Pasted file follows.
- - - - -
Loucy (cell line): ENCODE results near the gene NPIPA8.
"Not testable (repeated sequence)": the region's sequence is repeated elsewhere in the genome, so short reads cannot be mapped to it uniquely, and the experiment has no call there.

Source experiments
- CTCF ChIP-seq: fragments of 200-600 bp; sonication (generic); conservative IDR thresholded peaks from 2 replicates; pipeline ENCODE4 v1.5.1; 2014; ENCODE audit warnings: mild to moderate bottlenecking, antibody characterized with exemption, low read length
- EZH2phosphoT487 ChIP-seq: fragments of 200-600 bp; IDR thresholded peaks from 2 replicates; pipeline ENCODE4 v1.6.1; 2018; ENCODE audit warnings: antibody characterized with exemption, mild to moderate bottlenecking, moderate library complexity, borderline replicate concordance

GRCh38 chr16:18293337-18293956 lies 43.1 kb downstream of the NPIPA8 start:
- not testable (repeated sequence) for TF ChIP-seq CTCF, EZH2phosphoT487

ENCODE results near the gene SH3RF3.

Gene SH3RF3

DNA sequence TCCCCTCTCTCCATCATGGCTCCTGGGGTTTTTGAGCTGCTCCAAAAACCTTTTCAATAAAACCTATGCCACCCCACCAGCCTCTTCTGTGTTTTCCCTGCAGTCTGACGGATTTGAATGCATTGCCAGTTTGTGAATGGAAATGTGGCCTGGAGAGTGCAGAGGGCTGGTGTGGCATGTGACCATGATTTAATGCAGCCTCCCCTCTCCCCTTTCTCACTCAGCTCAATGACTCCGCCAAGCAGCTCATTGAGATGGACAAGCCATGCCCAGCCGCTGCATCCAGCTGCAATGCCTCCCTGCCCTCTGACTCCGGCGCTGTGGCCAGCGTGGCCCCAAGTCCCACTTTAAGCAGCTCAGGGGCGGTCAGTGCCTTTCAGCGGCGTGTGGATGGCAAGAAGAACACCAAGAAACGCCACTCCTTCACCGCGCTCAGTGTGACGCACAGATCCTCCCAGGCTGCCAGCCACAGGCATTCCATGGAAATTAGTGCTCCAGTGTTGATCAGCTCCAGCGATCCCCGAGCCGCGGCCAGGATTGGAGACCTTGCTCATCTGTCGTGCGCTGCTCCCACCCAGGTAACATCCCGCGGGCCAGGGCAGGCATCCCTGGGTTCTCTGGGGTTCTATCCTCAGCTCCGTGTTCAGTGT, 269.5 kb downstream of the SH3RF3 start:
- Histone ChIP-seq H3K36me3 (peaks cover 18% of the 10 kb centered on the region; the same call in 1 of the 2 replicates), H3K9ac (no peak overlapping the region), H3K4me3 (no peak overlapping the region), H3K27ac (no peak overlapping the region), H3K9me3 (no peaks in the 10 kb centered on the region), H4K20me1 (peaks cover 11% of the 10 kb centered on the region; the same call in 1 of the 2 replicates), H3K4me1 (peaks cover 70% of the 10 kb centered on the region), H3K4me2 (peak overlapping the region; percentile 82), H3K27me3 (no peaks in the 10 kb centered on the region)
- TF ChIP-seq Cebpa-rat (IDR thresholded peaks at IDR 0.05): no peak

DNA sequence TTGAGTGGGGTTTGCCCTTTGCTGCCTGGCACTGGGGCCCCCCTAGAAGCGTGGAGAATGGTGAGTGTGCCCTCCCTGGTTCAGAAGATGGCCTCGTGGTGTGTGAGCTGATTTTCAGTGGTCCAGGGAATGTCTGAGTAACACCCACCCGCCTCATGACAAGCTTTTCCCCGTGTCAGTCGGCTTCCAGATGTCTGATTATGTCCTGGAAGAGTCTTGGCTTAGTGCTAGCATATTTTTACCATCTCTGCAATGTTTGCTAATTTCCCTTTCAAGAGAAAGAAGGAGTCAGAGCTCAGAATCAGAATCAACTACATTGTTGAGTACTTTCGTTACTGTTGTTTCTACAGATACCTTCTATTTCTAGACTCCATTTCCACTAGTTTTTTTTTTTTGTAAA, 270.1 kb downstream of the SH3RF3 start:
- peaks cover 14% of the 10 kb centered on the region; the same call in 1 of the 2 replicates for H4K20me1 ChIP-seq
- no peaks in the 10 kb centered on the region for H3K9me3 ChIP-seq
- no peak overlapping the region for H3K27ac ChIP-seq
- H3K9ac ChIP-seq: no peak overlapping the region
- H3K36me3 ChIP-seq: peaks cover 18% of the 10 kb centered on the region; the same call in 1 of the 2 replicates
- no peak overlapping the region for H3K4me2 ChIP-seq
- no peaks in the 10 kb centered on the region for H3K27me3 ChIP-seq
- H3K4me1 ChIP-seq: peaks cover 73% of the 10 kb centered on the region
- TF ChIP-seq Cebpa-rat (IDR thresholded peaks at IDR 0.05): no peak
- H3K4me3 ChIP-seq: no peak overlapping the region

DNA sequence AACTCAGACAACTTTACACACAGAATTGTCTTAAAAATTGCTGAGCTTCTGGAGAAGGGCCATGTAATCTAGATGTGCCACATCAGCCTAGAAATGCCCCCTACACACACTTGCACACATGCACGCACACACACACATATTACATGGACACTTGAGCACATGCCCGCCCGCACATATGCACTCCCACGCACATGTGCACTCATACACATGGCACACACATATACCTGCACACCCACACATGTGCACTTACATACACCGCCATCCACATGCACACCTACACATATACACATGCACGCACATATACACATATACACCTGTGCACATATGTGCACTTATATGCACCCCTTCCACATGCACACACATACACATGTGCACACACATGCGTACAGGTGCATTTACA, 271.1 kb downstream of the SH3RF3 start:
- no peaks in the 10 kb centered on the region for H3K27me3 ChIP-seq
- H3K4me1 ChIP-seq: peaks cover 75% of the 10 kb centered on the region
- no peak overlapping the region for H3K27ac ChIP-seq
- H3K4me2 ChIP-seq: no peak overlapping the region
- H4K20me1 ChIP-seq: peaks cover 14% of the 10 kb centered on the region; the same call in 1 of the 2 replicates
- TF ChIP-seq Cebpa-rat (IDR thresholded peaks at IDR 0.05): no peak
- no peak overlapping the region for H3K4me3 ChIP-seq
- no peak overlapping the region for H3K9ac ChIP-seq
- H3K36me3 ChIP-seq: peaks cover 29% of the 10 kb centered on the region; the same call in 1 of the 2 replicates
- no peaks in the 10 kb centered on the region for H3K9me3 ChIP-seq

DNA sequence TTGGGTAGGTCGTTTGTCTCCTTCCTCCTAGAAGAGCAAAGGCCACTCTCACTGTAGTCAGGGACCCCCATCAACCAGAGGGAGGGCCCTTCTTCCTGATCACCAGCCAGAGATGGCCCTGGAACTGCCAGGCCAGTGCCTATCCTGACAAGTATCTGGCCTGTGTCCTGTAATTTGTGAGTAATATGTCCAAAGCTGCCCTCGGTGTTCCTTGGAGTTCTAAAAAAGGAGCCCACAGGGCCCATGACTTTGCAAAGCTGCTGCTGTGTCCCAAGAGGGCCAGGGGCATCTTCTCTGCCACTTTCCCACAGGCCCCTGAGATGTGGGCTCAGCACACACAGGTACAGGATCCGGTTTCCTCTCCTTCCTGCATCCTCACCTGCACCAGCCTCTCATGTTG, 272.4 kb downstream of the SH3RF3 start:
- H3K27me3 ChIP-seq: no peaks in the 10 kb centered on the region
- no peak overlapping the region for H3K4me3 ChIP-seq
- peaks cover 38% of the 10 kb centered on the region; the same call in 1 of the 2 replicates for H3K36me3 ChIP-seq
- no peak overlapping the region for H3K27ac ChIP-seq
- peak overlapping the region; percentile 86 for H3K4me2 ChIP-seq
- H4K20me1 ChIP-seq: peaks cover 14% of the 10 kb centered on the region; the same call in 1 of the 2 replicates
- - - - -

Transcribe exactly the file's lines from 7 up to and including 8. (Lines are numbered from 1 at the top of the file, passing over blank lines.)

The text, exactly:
- not testable (repeated sequence) for TF ChIP-seq CTCF, EZH2phosphoT487

ENCODE results near the gene SH3RF3.